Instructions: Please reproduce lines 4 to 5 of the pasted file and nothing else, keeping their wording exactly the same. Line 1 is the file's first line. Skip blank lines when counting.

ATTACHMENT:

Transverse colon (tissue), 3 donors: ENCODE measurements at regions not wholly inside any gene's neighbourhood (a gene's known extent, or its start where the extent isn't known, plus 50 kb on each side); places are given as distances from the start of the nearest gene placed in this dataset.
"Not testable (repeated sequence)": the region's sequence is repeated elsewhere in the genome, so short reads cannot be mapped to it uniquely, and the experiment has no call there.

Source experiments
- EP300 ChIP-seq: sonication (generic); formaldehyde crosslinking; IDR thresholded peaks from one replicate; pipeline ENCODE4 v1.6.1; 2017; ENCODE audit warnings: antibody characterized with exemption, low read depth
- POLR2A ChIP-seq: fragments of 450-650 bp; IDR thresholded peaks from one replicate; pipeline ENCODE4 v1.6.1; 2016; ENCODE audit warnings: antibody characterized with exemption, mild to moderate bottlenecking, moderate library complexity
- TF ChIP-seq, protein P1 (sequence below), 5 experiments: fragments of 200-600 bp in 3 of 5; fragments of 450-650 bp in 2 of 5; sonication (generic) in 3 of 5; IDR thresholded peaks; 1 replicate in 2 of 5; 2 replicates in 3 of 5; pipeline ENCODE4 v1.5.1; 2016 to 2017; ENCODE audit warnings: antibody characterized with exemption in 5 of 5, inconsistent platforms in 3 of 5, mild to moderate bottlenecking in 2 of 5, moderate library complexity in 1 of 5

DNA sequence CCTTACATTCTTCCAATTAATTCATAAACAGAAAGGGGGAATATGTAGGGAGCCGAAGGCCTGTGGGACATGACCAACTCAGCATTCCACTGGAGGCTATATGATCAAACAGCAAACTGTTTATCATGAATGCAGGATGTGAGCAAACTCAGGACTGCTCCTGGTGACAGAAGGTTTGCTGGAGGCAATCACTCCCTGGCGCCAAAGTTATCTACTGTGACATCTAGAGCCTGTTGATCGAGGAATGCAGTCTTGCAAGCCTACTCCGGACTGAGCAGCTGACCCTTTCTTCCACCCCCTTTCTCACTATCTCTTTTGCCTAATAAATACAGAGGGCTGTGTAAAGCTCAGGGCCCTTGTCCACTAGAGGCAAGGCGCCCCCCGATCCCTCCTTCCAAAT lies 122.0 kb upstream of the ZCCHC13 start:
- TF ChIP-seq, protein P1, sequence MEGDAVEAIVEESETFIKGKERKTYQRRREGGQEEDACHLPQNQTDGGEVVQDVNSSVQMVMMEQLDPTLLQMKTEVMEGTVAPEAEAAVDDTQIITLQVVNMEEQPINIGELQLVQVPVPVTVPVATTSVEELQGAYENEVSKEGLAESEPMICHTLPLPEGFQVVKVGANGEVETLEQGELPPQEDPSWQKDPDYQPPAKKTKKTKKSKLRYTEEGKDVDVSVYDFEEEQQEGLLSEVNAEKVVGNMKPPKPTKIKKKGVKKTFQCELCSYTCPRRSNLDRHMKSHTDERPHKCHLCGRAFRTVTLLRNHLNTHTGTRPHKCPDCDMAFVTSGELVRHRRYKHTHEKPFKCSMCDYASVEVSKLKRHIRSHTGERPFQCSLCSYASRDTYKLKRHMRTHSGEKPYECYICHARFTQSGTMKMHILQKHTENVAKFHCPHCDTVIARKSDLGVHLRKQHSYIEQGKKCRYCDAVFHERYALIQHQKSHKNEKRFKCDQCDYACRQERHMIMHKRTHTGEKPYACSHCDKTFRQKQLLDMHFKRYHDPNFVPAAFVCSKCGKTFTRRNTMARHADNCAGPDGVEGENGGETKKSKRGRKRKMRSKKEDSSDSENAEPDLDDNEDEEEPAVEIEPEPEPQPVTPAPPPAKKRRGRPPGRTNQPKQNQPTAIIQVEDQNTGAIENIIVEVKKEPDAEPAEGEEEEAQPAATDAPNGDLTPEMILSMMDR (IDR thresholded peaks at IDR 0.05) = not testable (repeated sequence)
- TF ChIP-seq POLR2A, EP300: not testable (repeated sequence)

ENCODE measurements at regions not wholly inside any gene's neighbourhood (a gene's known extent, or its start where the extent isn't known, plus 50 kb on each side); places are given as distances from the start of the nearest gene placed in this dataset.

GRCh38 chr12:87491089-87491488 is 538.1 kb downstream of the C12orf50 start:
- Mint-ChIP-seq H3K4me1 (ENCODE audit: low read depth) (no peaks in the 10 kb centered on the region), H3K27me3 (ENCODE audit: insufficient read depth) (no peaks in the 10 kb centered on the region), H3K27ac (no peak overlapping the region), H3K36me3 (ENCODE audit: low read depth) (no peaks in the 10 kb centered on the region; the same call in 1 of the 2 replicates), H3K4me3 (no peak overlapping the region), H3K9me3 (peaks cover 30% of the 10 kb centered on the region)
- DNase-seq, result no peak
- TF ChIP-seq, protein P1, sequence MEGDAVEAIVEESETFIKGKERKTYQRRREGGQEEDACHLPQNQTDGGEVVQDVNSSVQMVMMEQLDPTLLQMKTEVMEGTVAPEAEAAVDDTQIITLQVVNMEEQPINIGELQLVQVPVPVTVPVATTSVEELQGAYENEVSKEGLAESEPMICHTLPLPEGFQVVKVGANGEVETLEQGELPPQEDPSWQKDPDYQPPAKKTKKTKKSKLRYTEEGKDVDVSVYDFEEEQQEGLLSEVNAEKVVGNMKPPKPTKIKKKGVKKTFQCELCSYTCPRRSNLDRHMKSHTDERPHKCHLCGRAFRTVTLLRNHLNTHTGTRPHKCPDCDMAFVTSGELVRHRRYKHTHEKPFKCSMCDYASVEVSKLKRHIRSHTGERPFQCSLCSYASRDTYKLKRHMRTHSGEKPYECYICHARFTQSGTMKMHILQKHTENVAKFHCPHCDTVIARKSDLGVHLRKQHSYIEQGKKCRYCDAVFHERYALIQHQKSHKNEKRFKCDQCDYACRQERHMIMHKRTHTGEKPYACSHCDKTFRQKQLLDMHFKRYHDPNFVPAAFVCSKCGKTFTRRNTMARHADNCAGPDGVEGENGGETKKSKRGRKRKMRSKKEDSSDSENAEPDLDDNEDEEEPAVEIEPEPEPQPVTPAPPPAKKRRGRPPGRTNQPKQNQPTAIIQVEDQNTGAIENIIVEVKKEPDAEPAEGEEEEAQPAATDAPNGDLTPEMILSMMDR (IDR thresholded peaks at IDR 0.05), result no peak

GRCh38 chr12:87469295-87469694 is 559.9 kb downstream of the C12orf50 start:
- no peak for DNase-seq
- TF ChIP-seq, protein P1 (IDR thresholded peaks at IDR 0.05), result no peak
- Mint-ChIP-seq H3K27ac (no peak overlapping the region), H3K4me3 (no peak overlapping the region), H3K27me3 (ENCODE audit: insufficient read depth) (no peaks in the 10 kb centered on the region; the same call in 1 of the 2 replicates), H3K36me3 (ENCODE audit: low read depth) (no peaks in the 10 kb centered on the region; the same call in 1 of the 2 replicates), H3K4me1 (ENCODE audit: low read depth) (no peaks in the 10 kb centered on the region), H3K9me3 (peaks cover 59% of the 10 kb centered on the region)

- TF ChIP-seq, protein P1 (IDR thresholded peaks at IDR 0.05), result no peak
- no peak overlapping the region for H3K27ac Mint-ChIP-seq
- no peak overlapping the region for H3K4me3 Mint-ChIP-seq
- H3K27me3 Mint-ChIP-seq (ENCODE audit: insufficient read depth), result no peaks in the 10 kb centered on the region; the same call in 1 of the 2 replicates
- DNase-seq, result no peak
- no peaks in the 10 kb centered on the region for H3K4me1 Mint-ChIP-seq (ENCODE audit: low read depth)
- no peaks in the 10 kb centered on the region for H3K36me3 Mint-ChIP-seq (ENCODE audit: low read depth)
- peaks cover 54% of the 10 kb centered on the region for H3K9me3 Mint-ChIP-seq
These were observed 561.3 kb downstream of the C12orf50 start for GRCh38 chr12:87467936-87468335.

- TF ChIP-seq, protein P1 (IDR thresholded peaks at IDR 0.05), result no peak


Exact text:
- EP300 ChIP-seq: sonication (generic); formaldehyde crosslinking; IDR thresholded peaks from one replicate; pipeline ENCODE4 v1.6.1; 2017; ENCODE audit warnings: antibody characterized with exemption, low read depth
- POLR2A ChIP-seq: fragments of 450-650 bp; IDR thresholded peaks from one replicate; pipeline ENCODE4 v1.6.1; 2016; ENCODE audit warnings: antibody characterized with exemption, mild to moderate bottlenecking, moderate library complexity